“That changes, but overall probably my kids that I’ve raised. I started really young. I had him when I was 16. So you know the stereotype of a teen mom, I’m not. I feel like being so young and wanting him was never a doubt in my mind. I have the weirdest story with him. I knew I wanted a baby, like really young, like as a child, I liked dolls. I wanted to take care of a baby. So when I started saving my allowance – most kids save it for a hope chest when they get to be teenagers – I was buying baby stuff. Nobody knew this. I was even hiding real baby pacifiers. So when he was born when I was 16, I had a little dress that I had bought when I was 13 and it said “Mommy’s Girl” because I wanted a girl so bad, but I had a boy and he wore that. He laughs about it to this day. I’ve raised a feminist though. He’s a very strong male feminist, and I’m very proud of the way he treats women. He’s got a little girl that he adores, and I’m just so proud of that. And my daughter, I’m really proud of her as well and in different ways, mainly her creativity.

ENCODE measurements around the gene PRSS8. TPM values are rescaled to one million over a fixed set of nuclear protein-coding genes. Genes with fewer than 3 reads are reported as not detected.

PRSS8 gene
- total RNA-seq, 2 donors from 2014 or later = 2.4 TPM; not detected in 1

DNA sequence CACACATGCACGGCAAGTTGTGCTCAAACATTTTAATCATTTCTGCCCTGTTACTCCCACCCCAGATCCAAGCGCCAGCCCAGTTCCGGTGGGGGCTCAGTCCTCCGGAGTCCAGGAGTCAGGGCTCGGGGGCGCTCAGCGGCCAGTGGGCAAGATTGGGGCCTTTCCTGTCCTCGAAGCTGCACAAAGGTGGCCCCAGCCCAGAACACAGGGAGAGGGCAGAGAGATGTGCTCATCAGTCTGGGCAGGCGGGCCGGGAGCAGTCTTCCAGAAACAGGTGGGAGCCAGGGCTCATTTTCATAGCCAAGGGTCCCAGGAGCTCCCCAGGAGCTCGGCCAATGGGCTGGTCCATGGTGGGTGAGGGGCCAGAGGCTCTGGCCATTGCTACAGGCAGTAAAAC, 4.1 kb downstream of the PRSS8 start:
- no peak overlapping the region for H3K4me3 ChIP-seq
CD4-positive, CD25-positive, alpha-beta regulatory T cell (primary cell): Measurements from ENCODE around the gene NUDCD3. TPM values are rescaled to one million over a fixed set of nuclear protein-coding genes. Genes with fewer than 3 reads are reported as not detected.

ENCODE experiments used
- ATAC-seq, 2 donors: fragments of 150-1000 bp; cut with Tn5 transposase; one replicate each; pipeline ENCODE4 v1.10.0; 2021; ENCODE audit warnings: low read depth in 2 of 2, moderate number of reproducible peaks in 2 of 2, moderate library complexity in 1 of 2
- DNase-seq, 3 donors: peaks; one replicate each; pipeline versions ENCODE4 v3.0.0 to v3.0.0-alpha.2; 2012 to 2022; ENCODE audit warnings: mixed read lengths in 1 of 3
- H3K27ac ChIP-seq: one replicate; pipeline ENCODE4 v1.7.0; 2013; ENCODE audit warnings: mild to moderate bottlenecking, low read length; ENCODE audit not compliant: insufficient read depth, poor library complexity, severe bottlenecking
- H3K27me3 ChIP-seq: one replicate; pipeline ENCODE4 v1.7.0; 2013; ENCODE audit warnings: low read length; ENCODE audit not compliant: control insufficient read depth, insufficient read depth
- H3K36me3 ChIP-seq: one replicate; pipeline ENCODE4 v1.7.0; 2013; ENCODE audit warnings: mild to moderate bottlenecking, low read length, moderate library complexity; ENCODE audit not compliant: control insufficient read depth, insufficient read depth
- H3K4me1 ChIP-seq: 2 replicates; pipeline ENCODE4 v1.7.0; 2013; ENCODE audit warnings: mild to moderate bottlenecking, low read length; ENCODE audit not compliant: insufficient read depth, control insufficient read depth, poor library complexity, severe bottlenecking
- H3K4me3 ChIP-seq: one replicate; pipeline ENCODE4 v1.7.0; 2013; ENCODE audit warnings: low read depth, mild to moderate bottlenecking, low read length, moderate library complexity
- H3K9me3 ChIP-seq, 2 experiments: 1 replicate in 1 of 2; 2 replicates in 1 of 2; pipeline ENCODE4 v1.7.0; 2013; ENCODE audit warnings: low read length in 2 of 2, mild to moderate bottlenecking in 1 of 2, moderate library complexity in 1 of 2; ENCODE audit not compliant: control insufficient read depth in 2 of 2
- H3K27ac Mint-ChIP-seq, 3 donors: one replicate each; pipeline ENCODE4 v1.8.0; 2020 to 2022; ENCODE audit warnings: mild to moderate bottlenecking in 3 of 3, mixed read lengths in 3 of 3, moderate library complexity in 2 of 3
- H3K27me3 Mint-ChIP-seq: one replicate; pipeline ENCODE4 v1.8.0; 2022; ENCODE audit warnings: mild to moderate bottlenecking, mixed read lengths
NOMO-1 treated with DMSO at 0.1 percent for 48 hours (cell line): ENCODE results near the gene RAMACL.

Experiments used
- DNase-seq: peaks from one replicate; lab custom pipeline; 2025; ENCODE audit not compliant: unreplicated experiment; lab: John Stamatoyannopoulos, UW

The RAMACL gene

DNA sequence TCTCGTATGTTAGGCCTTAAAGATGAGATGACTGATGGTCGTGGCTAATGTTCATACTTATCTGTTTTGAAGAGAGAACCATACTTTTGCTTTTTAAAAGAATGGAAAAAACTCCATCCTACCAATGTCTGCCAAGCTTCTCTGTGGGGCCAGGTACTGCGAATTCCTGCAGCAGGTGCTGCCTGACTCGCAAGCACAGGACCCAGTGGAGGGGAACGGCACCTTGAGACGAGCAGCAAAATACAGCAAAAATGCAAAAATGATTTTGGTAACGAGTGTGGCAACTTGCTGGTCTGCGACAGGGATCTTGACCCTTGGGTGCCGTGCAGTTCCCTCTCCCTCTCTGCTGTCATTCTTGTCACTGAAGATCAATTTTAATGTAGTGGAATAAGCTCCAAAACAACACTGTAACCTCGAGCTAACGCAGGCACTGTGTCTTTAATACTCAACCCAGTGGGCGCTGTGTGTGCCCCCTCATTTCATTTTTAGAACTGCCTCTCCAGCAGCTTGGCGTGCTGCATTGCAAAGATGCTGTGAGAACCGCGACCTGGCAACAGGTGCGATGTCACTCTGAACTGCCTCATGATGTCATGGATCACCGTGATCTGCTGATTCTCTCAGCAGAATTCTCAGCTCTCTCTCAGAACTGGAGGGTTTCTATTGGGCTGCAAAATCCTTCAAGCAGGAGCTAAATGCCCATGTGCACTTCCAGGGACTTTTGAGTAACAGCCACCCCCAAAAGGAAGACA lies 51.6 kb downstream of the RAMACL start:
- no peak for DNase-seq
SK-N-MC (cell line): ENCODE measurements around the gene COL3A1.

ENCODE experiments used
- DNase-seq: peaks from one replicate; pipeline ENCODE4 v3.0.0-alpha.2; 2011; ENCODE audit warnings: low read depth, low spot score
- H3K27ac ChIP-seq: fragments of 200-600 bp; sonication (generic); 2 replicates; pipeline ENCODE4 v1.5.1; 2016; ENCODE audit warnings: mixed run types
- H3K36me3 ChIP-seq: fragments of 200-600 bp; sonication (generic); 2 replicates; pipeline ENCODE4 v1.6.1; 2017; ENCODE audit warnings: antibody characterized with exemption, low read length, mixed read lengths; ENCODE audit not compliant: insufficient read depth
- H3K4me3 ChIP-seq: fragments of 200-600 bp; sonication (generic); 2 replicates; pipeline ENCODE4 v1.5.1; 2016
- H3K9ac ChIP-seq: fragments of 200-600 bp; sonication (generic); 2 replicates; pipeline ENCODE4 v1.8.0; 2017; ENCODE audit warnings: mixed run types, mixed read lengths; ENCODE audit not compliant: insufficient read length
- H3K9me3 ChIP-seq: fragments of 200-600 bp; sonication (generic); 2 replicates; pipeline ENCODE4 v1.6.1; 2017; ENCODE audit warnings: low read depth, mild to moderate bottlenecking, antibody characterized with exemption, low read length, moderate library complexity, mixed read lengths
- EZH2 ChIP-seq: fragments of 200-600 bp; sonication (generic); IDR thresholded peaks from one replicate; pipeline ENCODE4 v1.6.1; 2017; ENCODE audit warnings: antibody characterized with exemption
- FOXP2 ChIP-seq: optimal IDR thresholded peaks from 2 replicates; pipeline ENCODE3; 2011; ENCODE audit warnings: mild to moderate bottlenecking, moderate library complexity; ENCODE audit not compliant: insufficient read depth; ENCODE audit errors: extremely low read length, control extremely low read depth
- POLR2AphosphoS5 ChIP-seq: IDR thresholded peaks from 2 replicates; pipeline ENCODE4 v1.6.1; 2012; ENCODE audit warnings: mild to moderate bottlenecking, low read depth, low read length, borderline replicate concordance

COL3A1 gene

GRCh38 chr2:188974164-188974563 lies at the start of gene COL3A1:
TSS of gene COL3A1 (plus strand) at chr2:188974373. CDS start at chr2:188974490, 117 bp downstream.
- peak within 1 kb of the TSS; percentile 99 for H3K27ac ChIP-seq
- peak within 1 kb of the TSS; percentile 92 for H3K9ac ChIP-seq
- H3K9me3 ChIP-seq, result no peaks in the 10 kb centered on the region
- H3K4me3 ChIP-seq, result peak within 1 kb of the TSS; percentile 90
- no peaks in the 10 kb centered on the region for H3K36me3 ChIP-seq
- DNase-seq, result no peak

The other thing I would say I’m really proud of is the difference I can make with my students in the classroom. I think those kind of go together. To me, the biggest thing I want to do in the world, or the most important thing to do is to inspire and motivate and really lead by example, more than tell people. Because I don’t know what people’s journey is. I could be having a really bad semester, and I can get one e-mail from a student that says something about what we did in class or some contemplative practice that they did and they cannot wait to do it on their own after the semester ends and how it’s changed their communication style. I will just live with that for months. And tools, providing tools to my students to live better lives and make a difference with themselves and with the social world, so yeah, inspiring students.”

With the state of the nation and the world in its current state, what’s one thing you would change if you had the power?

“That people can listen to multiple perspectives and hold space for ambiguity, uncertainty, conflict, and difference and hold space for that as a sacred space without feeling the need that they have to give up their own values, beliefs, and perspectives. We can hold multiple perspectives and world views, we’re amazing. We are like Walt Whitman says, ‘We contain multitudes… and contradictions…’ and we can hold space for other people and still hold our own. So I wish, I guess if I had any kind of power, it would be that the leaders, the world leaders, and the people who can make the biggest changes, would be able to sit down at the table and have a conversation and listen to each other and actually empathize with each other versus a BS argument or someone having to be right or wrong.”